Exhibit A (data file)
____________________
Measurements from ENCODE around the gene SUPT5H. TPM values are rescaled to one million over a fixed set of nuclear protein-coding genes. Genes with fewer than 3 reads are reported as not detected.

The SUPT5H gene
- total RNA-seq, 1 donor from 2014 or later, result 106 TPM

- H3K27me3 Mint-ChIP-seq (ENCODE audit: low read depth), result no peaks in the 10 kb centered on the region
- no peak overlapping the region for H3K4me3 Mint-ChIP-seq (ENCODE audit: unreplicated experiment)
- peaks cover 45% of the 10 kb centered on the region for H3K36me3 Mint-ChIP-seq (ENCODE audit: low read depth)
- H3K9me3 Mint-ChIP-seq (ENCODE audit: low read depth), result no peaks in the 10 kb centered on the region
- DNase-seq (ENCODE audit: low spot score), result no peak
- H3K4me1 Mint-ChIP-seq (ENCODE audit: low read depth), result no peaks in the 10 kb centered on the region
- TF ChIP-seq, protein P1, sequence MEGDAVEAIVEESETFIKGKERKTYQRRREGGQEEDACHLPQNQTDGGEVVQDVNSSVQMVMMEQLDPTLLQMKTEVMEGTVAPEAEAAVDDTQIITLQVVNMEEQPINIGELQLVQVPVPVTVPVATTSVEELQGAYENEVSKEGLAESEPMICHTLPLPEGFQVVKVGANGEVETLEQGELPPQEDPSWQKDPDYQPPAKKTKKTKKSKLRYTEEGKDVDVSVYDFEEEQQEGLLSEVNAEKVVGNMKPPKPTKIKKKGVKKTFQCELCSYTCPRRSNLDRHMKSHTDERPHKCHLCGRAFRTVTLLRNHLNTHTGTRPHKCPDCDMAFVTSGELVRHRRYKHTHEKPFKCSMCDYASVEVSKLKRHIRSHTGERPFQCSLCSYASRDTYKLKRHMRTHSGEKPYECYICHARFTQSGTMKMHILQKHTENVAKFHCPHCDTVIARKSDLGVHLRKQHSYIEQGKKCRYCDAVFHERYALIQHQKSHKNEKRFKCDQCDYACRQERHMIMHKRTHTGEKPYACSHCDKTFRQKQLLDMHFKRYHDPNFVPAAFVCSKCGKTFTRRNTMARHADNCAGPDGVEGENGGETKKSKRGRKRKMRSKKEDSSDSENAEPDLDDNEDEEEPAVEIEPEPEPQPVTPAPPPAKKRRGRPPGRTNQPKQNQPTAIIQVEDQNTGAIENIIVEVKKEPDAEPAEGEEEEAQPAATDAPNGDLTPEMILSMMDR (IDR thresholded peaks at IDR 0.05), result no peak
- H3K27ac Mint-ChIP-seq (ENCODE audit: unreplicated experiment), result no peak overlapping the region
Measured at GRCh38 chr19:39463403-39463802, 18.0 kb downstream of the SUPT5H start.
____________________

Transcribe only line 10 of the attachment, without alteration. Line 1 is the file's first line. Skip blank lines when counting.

- TF ChIP-seq, protein P1, sequence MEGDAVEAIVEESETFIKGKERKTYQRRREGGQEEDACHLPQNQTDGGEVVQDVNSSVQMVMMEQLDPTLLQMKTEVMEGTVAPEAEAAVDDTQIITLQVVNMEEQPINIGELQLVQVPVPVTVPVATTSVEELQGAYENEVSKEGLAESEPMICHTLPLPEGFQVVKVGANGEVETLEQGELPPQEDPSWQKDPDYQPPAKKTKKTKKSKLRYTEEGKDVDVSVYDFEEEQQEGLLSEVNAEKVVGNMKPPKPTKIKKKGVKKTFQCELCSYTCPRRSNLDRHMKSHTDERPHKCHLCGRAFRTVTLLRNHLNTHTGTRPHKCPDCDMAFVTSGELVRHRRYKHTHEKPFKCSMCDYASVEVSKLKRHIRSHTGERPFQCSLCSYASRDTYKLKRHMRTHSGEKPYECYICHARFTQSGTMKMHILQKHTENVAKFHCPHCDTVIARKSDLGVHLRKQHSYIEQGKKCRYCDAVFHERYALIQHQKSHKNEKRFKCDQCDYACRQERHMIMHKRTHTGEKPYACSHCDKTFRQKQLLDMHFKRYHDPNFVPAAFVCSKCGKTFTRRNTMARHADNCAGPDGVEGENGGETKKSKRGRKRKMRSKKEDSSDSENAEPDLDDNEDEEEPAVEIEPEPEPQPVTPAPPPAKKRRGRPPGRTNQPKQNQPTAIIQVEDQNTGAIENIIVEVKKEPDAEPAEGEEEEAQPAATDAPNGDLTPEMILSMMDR (IDR thresholded peaks at IDR 0.05), result no peak